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Posts Tagged ‘lit candle’

This continues to be a very good group, and Mrs. Rudolphi and I are enjoying our Wednesday evenings very much. Last night, we finished up the Sacrament of Baptism.

Since last week’s lesson covered the mechanics of Baptism, last night we focused a little more on the theory. We presented and discussed the three main functions of the sacrament.

1.) Joins us with Christ.

2.) Brings us into the Church.

3.) Wipes us free of all sin.

We spent a little time discussing Original Sin and, frankly did not do a very good job of it. We discussed the story of Adam and Eve and emphasized that the story as related in Genesis should be looked at for the message, not the literal account. The Garden of Eden story was a way to explain how a perfect, all loving God placed his creations into a world full of suffering, death, etc. God started out with a perfect world (Eden). It was man who exercised his free will to disturb the plan. That Original Sin is passed down through the generations.

Monsignor Costigan stopped by later in the class, and we asked him to address Original Sin. His explanation was much better than mine. He explained that Original Sin isn’t really a sin. It is simply the state of being born without the presence of God’s grace.  Baptism brings the recipient into contact with God and fills him/her with His grace. (I guess that shows why he is a monsignor, and Mrs. R and I are one-hour-a-week CCD teachers.)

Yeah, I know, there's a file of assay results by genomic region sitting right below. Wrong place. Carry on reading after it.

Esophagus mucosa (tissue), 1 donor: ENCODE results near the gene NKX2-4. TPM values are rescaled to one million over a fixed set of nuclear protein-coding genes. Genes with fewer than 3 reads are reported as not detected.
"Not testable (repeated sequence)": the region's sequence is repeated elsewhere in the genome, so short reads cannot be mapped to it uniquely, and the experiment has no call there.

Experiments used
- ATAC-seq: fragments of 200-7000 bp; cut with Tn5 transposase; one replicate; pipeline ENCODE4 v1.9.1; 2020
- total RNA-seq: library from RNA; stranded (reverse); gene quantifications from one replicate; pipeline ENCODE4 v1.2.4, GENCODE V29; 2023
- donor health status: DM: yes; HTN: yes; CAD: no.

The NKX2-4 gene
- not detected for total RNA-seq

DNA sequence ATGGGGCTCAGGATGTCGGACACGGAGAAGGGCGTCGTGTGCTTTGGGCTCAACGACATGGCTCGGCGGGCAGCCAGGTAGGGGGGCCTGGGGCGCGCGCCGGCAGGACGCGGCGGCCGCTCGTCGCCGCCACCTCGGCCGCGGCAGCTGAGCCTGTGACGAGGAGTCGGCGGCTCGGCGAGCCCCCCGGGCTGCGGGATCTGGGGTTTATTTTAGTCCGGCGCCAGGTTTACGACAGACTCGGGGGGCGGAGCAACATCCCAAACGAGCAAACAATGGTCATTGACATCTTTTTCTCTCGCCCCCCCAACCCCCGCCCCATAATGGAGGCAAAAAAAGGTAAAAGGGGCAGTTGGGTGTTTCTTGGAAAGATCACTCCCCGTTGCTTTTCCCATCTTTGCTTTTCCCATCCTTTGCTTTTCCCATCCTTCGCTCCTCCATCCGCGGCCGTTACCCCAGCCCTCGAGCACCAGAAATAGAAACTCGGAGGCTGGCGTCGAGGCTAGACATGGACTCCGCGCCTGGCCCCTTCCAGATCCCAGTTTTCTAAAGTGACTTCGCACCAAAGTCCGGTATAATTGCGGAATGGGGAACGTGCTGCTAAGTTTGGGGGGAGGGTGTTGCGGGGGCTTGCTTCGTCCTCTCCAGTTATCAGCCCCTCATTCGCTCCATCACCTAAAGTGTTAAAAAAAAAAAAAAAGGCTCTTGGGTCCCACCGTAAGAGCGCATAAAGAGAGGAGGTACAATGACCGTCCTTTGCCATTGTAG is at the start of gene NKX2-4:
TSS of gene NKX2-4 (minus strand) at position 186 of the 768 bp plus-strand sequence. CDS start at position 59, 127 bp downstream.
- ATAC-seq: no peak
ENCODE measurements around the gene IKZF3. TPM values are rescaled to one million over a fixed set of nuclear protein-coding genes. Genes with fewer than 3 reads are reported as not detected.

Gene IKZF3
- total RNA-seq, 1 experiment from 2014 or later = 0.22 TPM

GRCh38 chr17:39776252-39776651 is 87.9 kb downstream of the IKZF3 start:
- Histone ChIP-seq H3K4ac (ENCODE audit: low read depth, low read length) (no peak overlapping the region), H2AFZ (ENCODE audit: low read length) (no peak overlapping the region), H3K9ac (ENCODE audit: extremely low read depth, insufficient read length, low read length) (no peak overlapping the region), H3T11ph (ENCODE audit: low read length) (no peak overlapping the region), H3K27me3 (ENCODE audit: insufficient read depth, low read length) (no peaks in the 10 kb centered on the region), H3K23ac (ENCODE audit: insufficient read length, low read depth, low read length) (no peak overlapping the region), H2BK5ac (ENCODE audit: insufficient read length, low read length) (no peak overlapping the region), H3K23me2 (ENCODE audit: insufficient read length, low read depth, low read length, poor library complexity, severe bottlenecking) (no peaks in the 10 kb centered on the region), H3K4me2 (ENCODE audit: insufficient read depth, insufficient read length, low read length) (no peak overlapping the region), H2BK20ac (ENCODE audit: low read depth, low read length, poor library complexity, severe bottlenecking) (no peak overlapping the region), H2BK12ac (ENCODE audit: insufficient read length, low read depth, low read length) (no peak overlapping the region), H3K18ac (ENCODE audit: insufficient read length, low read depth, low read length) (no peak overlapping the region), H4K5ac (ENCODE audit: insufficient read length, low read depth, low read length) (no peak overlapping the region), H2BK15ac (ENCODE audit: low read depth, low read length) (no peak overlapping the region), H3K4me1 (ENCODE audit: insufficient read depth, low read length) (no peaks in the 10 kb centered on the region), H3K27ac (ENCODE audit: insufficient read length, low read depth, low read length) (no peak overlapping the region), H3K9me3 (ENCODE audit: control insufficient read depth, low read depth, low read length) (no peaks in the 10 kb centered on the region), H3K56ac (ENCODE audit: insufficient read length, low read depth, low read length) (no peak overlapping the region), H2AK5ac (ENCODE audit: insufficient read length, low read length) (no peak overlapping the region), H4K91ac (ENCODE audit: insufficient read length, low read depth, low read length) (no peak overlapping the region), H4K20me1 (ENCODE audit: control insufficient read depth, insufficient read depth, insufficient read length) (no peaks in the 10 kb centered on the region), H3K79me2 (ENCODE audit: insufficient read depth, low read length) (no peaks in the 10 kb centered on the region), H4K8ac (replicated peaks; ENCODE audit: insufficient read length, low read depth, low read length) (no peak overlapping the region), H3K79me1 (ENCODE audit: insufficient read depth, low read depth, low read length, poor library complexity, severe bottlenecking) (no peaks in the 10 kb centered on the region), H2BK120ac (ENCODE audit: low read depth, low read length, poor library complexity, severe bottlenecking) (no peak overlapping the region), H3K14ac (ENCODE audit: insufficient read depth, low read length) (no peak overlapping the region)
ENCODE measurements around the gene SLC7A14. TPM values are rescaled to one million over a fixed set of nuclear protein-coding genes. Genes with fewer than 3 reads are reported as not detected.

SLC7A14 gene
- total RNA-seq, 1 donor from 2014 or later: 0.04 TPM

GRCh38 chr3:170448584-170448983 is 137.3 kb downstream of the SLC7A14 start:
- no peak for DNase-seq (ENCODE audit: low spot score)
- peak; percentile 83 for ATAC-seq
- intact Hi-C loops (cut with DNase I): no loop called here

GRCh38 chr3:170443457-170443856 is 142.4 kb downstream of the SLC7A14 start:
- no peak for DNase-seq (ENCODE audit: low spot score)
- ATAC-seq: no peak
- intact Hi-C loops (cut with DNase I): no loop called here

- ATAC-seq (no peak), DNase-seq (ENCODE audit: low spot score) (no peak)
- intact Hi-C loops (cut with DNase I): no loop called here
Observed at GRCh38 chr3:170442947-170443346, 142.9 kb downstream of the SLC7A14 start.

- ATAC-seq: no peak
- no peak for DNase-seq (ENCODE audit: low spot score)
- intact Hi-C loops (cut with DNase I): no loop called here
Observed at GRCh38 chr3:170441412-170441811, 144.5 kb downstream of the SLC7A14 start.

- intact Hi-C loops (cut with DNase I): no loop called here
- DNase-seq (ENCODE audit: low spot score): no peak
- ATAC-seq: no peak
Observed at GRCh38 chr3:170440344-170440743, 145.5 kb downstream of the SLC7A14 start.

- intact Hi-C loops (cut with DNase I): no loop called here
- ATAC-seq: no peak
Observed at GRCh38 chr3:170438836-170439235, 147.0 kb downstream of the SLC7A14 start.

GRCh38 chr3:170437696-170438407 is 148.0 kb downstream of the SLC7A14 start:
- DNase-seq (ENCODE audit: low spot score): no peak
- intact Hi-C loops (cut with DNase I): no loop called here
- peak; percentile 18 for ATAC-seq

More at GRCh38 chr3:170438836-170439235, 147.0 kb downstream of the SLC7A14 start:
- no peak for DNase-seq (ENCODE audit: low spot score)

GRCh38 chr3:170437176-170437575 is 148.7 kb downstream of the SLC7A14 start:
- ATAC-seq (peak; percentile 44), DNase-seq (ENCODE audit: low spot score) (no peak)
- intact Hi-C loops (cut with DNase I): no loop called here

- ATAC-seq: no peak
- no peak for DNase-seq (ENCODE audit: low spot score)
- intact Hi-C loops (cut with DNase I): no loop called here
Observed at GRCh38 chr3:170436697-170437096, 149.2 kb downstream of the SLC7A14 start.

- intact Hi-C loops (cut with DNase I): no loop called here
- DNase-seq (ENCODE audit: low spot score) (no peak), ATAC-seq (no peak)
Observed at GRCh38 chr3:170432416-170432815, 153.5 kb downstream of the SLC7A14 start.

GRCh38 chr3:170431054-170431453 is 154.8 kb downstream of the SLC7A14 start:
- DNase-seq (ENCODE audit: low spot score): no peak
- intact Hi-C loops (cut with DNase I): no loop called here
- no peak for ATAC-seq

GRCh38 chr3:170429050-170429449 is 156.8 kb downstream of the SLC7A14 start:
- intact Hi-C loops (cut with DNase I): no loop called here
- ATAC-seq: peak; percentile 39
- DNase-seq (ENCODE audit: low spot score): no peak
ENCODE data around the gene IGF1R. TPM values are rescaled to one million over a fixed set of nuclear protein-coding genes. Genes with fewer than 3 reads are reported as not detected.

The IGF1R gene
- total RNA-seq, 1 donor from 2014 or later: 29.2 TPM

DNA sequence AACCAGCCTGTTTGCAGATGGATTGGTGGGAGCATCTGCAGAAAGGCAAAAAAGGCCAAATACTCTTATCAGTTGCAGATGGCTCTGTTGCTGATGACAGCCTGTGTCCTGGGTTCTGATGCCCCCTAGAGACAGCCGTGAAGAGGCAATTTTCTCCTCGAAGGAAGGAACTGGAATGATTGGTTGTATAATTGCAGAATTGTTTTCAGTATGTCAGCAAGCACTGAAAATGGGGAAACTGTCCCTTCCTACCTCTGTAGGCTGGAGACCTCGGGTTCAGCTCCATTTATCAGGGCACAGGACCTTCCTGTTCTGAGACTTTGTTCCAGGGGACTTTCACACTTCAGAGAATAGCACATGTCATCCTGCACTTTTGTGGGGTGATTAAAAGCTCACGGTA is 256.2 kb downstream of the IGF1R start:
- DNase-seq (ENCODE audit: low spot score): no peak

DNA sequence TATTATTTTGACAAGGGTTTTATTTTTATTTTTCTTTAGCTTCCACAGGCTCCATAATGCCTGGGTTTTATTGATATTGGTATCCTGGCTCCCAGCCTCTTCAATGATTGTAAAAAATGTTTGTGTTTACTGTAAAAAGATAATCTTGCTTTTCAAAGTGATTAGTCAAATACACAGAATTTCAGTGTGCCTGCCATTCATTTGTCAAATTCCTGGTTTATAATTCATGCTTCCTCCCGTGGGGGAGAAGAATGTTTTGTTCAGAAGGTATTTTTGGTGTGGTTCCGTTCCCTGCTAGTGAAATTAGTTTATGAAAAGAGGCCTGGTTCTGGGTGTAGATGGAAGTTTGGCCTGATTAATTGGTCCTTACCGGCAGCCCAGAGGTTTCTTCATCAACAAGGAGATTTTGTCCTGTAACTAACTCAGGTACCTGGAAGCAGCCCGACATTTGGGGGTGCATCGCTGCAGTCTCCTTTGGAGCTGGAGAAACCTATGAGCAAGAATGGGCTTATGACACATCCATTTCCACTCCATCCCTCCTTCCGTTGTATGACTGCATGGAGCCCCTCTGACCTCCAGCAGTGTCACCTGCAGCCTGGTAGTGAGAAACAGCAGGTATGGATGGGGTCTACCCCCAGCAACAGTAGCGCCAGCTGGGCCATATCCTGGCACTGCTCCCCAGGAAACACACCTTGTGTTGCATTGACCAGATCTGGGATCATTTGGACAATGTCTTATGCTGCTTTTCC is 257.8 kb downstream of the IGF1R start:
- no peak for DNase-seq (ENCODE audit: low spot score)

We also discussed the four main signs or symbols of Baptism and their meanings..

1.) Water (Cleansing us from sin.)

2.) Sacred Chrism (oil) (Holy Spirit)

3.) White garment (Purity)

4.) Lit Candle (The light of Christ in our life.)

We allowed the class to pair off with partners to complete the review/quiz section at the end of the chapter. We were about to start discussing the quiz when Msgr. Costigan stopped by. He did answer a question one student asked several weeks ago, that Mrs. R and I just didn’t know. It had to do with the pipe system in the church that is used to wash the chalice and other items used in the Eucharist, and also for disposing of unconsumed consecrated wine. The pipe returns the liquid directly into the Earth and not into the sewage system.

I think we will move on to the Eucharist next week, but I’m not sure. When I have the chance to look at my notes, I’ll post a new entry to let you know.

 

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